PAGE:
(b) cutting each blank to provide each blank with two spaced coursewise extending cut edges and two spaced walewise extending cut edges, the two walewise extending cut edges each intersecting the coursewise extending cut edges, one said walewise extending cut edge being disposed within the stocking gripper band,

(c) slitting each fabric blank substantially coursewise,

approximately midway between said coursewise extending cut edges, to provide opposing cut edges, said slit extending from the cut edge within the stocking gripper band for a distance sufiic-ient to provide enough fabric on either side thereof for a leg and then (d) superimposing said pair of blanks with their corresponding cut edges contiguous and joining the blanks together by attaching their contiguous cut edges to each other.

4. A method of manufacturing a girdle for frictionally supporting stockings, said girdle having a top and a crotch, comprising:

(a) knitting a pair of flat warp fabric blanks, said knitting including the step of forming in each blank a walewise extending stocking gripper band by incorporating a series of walewise extending elastic gripper yarns in selected wales of each fabric blank,

(b) cutting each blank to provide each blank with two spaced coursewise extending cut edges and two spaced walewise extending cut edges, the two walewise extending cut edges each intersecting the coursewise extending cut edges, one said walewise extend ing cut edge being disposed within the stocking gripper band,

(c) superimposing the two fabric blanks so that their corresponding cut edges are contiguous,

(d) forming the superimposed fabric blanks into a body portion by attaching their contiguous coursewise extending cut edges for a distance equal to that between the top of the girdle to be made and the crotch thereof, whereby the remaining portions of said edges remain unattached and (e) forming leg portions by attaching the remaining unattached coursewise extending cut edges of the first blank to each other and attaching the remaining unattached coursewise'extending edges of the second blank to each other.

References Cited UNITED STATES PATENTS 3,465,757 9/1969 Barg 2-240 X 3,478,748 11/1969 Bjorn-Larsen 2240 X 3,487,662 1/1970 Safrit et al. 66177 X 3,511,245 5/1970 Jaggers, Jr. 2240 X 2,231,434 2/1941 Cantner 66172 E 2,469,134 5/1949 Seiler 66177 2,910,853 11/1959 Howard 66193 3,077,758 2/1963 Siciliano 66192 3,122,906 3/1964 Crawford 66172 E 3,238,747 3/1966 Faust 66176 3,249,110 5/1966 Bryan 128-519 3,253,599 5/ 1966 Bjorn-Larsen 2-240 XR 3,359,571 12/1967 Burke 2240 X 3,392,553 7/1968 Burleson 66172 E 3,465,756 9/1969 Inman 2240 3,566,619 3/1971 Titone 66177 WM. CART'ER REYNOLDS, Primary Examiner US. Cl. X.R.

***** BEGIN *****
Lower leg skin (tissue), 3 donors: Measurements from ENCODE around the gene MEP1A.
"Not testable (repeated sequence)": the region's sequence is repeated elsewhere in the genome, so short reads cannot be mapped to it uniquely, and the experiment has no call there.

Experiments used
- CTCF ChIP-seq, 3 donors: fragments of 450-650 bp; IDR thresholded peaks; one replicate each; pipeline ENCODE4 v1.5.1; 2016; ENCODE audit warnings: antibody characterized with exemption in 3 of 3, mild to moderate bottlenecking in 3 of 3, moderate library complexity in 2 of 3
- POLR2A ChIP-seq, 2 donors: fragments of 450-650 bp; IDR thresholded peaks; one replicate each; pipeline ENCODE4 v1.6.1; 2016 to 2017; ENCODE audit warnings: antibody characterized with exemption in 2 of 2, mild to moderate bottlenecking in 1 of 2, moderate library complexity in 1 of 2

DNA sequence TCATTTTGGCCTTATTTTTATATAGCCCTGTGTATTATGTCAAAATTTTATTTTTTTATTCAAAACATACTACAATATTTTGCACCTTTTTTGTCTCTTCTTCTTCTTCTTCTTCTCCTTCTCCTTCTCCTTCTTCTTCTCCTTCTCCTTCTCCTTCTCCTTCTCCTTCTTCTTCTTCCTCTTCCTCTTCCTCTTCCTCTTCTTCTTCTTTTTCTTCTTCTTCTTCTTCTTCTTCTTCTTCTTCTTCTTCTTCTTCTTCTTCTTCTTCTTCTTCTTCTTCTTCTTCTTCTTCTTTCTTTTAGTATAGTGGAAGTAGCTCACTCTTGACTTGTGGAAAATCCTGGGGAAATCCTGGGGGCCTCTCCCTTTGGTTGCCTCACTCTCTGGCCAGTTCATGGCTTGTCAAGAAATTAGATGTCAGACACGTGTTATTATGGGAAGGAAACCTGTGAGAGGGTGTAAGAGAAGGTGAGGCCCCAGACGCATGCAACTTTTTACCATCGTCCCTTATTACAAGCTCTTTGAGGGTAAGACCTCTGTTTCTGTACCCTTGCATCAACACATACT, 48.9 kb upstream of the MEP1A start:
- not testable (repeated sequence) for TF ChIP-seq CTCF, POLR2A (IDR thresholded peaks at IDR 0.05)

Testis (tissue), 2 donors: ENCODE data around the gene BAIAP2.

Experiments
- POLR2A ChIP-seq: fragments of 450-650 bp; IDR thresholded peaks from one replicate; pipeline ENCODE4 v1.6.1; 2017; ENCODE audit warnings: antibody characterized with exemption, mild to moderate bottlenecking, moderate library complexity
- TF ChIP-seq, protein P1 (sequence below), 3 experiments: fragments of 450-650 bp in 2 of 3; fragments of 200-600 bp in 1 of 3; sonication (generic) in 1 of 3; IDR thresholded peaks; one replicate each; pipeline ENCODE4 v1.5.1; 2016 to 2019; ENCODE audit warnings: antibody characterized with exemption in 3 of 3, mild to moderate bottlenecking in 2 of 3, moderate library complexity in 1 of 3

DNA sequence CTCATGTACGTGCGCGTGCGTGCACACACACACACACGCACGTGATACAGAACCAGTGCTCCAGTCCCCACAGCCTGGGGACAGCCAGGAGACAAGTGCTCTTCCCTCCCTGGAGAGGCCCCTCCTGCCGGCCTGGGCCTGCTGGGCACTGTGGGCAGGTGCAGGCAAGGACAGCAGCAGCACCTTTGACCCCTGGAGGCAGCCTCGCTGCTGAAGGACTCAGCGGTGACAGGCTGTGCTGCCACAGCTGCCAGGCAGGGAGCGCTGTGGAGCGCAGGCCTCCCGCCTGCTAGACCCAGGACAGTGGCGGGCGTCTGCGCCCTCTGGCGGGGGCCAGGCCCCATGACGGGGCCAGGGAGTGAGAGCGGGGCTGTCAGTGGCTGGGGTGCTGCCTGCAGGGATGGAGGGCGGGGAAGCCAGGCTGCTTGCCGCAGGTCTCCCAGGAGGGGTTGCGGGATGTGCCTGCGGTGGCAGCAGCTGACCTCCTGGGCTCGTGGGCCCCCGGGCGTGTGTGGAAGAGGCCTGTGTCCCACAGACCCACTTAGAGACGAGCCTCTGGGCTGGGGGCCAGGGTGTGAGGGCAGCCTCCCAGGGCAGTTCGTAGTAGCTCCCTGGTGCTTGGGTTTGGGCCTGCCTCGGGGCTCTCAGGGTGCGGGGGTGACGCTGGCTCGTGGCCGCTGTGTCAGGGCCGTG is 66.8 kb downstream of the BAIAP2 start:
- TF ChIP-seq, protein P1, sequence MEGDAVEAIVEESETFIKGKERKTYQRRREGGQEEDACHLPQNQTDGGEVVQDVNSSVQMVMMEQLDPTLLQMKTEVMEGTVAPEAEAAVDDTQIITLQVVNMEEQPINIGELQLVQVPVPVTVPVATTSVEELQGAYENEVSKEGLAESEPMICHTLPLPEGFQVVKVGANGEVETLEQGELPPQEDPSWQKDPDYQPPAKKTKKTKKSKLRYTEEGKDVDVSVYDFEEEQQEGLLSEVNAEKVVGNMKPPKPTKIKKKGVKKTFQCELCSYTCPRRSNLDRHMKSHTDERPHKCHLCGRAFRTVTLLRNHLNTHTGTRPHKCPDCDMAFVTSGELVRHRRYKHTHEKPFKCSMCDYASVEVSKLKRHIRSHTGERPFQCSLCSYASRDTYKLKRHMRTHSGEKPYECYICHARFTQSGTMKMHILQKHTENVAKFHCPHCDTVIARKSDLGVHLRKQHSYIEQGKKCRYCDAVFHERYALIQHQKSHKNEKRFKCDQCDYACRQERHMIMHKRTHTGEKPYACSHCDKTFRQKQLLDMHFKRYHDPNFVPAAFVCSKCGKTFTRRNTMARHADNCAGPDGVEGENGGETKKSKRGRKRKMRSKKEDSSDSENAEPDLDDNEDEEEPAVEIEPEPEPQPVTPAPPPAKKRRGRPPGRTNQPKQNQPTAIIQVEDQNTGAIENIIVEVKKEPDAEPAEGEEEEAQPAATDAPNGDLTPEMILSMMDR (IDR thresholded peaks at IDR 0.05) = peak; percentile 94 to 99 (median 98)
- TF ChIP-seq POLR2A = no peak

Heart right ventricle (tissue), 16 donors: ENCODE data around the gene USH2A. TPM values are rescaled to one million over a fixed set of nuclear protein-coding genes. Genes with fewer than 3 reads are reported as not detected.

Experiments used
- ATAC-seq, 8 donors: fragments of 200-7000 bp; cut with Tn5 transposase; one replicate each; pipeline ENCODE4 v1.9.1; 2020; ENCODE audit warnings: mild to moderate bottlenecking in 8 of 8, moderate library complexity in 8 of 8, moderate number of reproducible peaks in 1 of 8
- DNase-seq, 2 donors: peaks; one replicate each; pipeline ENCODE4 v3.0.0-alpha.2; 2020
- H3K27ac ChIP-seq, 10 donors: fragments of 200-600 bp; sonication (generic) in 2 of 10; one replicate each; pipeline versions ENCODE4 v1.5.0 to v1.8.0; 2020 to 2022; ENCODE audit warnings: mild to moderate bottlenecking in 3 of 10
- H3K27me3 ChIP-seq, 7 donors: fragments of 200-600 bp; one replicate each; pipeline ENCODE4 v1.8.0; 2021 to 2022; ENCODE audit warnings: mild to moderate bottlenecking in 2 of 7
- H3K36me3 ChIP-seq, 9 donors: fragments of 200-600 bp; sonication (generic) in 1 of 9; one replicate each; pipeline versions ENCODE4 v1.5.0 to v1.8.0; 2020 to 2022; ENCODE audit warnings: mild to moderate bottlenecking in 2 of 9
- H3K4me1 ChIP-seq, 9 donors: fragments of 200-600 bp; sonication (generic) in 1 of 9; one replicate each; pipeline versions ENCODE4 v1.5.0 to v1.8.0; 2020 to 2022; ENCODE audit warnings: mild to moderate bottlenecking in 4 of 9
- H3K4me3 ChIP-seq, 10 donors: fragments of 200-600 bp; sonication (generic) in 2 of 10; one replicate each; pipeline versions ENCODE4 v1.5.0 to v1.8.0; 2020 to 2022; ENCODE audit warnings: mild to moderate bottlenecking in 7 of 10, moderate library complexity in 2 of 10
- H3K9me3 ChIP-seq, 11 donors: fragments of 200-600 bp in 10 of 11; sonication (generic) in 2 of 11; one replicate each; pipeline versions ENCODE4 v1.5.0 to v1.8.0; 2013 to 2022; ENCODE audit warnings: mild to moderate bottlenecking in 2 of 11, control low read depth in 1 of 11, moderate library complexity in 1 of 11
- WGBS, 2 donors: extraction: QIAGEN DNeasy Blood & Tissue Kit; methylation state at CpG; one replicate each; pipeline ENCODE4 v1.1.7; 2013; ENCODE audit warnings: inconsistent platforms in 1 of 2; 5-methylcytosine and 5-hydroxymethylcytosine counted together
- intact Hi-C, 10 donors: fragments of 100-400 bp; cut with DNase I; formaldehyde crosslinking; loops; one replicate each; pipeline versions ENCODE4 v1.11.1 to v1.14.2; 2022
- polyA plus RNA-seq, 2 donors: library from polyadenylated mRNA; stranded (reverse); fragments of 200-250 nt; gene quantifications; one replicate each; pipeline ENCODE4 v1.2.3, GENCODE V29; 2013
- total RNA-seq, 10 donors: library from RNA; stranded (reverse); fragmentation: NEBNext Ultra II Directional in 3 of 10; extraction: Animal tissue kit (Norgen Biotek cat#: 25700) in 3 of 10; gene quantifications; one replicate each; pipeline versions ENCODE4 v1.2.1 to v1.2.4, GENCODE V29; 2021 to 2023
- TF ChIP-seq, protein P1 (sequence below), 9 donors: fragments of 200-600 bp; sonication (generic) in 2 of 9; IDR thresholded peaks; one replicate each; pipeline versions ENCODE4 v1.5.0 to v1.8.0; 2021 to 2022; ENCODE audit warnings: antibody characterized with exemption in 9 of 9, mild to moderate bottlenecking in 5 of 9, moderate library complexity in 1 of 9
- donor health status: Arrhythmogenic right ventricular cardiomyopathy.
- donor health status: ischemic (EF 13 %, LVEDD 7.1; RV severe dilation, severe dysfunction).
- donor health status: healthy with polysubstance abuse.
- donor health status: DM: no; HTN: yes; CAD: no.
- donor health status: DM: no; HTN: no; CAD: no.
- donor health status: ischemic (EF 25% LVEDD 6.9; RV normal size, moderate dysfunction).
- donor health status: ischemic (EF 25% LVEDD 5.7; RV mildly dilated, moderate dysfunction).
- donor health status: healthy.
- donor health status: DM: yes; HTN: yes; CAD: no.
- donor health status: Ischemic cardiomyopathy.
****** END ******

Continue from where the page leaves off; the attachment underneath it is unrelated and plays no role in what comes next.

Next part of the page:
UNITED STATES PATENT OFFICE CERTIFICATE OF CORRECTION Patent No. 3,625,029 Dated December 7, 1971 Inventor(s) Sam c Safrlt et a1 It is certified that error appears in the above-identified patent and that said Letters Patent are hereby corrected as shown below:

Column 3, line 70, after "top" insert of Column 5,

lines 9 and 10, delete these lines and substitute porting a stocking, said band comprising elastic frictional gripper yarn laid in said warp fabric and extending circumferentially of said band.

Signed and sealed this 4th day of July 1972.

(SEAL) Attest:

EDWARD M.FLETCHER,JR. ROBERT GOTTSCHALK Attesting Officer Commissioner of Patnts Q 05. GOVEIINIENY PRINTING OFFICI llll 0-IOG-lll.

Referenced by
Citing PatentFiling datePublication dateApplicantTitle
US3905212 *Oct 18, 1974Sep 16, 1975Alba WaldensianInspection toe for anti-embolism stocking
US3906754 *Feb 8, 1974Sep 23, 1975Bear Brand Hosiery CoPanty and parts thereof and method of manufacture
US3999407 *Apr 1, 1975Dec 28, 1976Stedman CorporationEmbossed striped elastic warp knit fabric and method of making same
US4887439 *May 6, 1988Dec 19, 1989Mec-Mor S.P.A.Process for manufacturing a semi-finished item for the production of briefs with a circular knitting machine
US5131099 *Oct 23, 1991Jul 21, 1992Max ZellwegerSock and process for production thereof
US5416929 *Jul 11, 1994May 23, 1995Braunstein; Robert A.Open knit construction includes yarn pretreated with chlorinated phenoxy compound
US5931798 *May 7, 1993Aug 3, 1999Carolina Narrow Fabric CompanyOrthopedic casting tape having alternating thick and thin portions
US6463765 *Jun 28, 2001Oct 15, 2002Sara T. BlakelyPantyhose under garment
US7024892 *Apr 19, 2002Apr 11, 2006Sara T. BlakelyTwo-ply body-smoothing undergarment
US7260961 *Nov 2, 2006Aug 28, 2007Amanda KennedyCircularly knit undergarment having knit-in support panels and derriere cup fullness
US7882713 *Mar 14, 2008Feb 8, 2011Hui TsengLength-ways stretchable elastic band
US8322168 *Feb 4, 2010Dec 4, 2012L & P Property Management CompanyLaterally-stretchable knit fabric
US20100107316 *Oct 9, 2009May 6, 2010Rad Fariba KFootless reinforced pantyhose undergarment with modified leg bands
EP1016746A2 *Dec 13, 1999Jul 5, 2000Corman S.R.L.A method for making an elasticised pants article for persons suffering from incontinence and the pants made thereby
WO1995023528A1 *Aug 9, 1994Sep 8, 1995Robert A BraunsteinPanty having antimicrobial treated crotch for killing and inhibiting the growth of yeast and bacteria
Classifications
U.S. Classification66/142, 2/240, 450/104, 66/192, 66/177
International ClassificationA41C1/00, D04B1/24
Cooperative ClassificationD04B21/207, D10B2501/021, D04B1/106, A41C1/003, D04B1/243
European ClassificationD04B1/10B2, D04B1/24A, A41C1/00C